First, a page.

More fun with vectors

1. Feb 13, 2005

the_d

A particle moves in the xy plane with constant acceleration. At time zero, the particle is at x = 2m, y = 1.5m, and has velocity Vo =(3.3m/s)i + (-7m/s)j. The accelerationis given by a = (6m/s^2) i + (5.5 m/s^2)j. What is the x component of velocity afer 1.5s?

im stuck

2. Feb 13, 2005

vsage

A constant acceleration "a" implies the velocity is "a*t" where t is the time elapsed from 0.

3. Feb 13, 2005

dextercioby

Put it as it should be,in vector form
$$\Delta\vec{v}=\vec{a} \Delta t$$

Now project on the Ox axis and make a simple multiplication.

Daniel.

4. Feb 13, 2005

kdinser

First off, do you understand the problem? Can you draw it? do you know what it means that a = (6m/s^2) i + (5.5 m/s^2)j. What have you tried to do so far?

5. Feb 13, 2005

the_d

what is the Ox axis?

6. Feb 13, 2005

dextercioby

What do you mean?You're given that the motion takes place in the xy plane,so it's not difficult to imagine the 2 mutually perpendicular Ox & Oy axis...?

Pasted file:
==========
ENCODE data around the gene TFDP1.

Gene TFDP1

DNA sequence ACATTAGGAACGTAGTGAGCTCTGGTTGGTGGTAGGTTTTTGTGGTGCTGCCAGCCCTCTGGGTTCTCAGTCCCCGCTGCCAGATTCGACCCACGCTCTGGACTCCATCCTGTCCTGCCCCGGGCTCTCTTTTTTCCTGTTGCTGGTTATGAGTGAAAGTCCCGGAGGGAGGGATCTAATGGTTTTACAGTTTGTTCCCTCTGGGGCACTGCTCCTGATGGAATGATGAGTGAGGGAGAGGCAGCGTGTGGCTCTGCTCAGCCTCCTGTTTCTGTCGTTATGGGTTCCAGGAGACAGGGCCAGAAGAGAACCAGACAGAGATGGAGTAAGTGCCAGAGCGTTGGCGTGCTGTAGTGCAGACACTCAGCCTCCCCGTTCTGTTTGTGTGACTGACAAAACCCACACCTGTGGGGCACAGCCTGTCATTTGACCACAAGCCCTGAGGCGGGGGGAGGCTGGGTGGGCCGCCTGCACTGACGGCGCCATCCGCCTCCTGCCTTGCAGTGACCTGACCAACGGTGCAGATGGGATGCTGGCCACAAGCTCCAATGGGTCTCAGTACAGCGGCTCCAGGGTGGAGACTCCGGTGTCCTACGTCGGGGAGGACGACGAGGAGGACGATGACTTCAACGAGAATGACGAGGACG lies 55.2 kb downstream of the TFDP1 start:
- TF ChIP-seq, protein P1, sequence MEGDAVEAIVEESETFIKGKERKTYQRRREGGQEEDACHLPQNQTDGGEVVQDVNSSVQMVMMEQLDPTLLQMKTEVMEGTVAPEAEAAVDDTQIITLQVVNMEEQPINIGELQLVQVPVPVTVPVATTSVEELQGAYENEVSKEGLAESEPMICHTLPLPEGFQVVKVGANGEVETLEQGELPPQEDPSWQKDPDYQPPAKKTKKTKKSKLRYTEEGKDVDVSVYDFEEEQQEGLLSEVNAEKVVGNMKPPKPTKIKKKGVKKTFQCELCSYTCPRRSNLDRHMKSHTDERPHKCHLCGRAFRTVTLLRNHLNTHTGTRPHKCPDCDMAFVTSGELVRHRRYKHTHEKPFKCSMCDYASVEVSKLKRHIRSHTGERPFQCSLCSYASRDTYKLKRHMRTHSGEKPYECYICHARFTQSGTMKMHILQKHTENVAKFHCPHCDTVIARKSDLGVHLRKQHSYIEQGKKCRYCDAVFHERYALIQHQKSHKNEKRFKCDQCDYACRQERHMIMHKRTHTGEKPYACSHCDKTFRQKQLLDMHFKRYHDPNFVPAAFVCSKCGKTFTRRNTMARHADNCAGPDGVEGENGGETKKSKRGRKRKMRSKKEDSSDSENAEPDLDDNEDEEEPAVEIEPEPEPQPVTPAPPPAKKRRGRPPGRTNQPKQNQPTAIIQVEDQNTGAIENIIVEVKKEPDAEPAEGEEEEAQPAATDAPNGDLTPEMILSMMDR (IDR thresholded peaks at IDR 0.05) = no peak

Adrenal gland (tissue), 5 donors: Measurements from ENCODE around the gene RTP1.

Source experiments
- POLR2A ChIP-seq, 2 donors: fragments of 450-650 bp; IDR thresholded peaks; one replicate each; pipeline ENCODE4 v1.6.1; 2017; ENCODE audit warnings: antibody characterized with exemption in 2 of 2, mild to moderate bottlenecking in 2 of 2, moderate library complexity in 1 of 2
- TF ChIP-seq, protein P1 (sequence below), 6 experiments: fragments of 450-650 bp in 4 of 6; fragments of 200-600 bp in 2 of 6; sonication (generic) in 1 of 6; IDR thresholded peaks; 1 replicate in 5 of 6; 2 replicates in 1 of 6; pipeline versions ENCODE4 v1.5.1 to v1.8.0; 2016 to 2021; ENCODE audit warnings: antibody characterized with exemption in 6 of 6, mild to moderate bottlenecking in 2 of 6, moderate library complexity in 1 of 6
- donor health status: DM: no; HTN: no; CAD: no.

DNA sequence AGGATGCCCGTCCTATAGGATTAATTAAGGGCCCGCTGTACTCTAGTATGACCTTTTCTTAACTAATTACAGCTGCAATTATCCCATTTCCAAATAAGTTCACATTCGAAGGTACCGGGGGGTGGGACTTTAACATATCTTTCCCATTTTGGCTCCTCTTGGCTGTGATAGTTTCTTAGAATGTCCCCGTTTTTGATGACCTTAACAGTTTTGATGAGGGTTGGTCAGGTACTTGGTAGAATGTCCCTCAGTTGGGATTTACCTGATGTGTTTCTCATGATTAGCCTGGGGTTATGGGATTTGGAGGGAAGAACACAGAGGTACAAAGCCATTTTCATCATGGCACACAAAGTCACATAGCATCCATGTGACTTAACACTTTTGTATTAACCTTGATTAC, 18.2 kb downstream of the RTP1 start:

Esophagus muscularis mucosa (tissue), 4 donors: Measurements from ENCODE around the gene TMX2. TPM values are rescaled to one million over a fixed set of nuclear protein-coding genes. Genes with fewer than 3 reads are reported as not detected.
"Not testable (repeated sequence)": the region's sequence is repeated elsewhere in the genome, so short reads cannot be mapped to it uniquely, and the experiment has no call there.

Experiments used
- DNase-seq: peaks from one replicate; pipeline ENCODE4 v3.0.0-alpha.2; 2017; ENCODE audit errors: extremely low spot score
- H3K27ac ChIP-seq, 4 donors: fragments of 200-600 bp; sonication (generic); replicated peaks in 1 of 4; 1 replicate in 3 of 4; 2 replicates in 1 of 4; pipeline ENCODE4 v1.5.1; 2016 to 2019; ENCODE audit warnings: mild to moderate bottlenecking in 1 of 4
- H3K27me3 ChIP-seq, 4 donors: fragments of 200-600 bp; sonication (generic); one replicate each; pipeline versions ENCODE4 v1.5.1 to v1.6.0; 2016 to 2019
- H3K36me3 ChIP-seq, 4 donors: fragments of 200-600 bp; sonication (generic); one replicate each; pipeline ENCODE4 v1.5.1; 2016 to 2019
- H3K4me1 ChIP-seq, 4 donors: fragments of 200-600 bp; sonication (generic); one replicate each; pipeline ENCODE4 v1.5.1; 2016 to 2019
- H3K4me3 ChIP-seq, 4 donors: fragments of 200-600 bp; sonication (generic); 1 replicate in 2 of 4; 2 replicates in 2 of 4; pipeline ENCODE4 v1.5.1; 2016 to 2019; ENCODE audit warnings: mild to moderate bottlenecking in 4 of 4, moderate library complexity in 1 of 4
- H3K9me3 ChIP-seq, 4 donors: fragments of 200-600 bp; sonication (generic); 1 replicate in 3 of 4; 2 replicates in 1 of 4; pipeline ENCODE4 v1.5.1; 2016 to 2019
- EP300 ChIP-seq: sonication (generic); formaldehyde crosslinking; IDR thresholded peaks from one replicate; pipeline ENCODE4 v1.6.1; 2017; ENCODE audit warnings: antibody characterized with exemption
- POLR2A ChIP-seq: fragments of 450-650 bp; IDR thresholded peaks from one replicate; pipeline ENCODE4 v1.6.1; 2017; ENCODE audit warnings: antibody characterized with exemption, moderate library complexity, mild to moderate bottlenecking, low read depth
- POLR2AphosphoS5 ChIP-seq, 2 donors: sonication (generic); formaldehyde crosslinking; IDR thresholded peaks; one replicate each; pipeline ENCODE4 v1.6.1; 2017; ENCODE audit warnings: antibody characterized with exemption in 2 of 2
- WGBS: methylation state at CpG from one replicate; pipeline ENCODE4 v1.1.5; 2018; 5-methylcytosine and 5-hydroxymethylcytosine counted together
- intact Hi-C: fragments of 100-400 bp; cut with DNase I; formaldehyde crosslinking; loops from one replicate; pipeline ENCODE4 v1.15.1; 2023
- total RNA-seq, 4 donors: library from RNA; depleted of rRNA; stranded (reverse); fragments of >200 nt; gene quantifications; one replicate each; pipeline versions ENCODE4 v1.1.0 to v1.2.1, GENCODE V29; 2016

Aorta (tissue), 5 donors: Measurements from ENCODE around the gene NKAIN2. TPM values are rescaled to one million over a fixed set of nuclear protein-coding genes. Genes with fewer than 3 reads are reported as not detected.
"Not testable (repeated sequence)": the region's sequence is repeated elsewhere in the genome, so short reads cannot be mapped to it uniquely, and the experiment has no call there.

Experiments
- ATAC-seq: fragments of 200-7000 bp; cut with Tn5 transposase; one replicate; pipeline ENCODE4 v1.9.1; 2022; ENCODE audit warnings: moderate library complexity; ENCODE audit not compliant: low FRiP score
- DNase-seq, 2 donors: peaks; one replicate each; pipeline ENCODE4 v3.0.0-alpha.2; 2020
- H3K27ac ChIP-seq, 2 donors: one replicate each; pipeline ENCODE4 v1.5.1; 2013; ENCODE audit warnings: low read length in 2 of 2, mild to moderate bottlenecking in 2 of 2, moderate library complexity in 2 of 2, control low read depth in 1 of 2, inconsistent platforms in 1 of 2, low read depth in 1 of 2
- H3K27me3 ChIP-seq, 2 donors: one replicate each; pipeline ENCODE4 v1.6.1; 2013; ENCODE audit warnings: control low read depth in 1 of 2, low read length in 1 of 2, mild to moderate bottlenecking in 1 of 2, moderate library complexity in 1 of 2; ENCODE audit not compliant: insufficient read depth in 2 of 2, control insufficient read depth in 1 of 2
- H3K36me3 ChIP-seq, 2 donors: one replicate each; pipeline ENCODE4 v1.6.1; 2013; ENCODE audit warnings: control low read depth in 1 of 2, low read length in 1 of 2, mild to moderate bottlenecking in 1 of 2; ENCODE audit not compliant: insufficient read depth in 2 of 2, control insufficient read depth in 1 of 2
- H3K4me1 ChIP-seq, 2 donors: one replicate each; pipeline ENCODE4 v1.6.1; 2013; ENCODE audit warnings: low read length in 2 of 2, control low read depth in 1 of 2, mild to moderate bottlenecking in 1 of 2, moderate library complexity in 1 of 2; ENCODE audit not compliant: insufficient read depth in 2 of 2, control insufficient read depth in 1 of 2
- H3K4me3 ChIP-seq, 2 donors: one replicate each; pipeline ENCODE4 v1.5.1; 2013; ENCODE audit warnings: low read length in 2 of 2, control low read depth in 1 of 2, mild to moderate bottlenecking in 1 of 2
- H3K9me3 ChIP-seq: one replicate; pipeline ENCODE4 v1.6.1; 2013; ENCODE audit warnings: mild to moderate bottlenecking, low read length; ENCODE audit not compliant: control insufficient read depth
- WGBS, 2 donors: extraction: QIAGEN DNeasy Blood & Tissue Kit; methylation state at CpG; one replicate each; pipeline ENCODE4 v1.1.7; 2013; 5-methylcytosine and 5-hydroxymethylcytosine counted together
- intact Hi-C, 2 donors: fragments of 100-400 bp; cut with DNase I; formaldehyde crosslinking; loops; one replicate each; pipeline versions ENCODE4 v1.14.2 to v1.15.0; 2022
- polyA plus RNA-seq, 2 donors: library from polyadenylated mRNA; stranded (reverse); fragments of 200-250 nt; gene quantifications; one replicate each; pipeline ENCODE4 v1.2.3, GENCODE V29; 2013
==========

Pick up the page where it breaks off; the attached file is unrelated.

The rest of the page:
Daniel.

7. Feb 13, 2005

the_d

i mean what is O

8. Feb 13, 2005

dextercioby

O is the origin of the coordinate system,or if you want to,the point in which the 2 mutually perpendicular axis meet...

However,this is a useless detail for this problem...

Daniel.

9. Feb 13, 2005

the_d

so when i get (Delta V)i subtract the initial velocity of the x component (3.5 m/s) from it and that will be the x component of velocity after 1.5 seconds.

10. Feb 13, 2005

dextercioby

I've given you the equation already in post #3.I've explained what i meant about "Ox projection" and now i'm asking you to interpret the scalar equality
[tex] \Delta v_{x}=a_{x} \Delta t [/itex]

in a correct manner.

Daniel.

11. Feb 13, 2005

the_d

ok i think i got it now. it would just be the acceleration of the i componet multiplied by the change in time (1.5s). thanx

12. Feb 13, 2005

dextercioby

That will be "Delta v",to compute the final velocity (component "x") u'll have to add the initial value...

Daniel.

13. Feb 13, 2005

the_d

curious...i did like you said, but im still not getting the correct answer. are u sure that is the correct formulae??

14. Feb 13, 2005

the_d

okay thats where I went wrong, i dont know why i was subtracting. u were right i am supposed to add them to find the total final velocity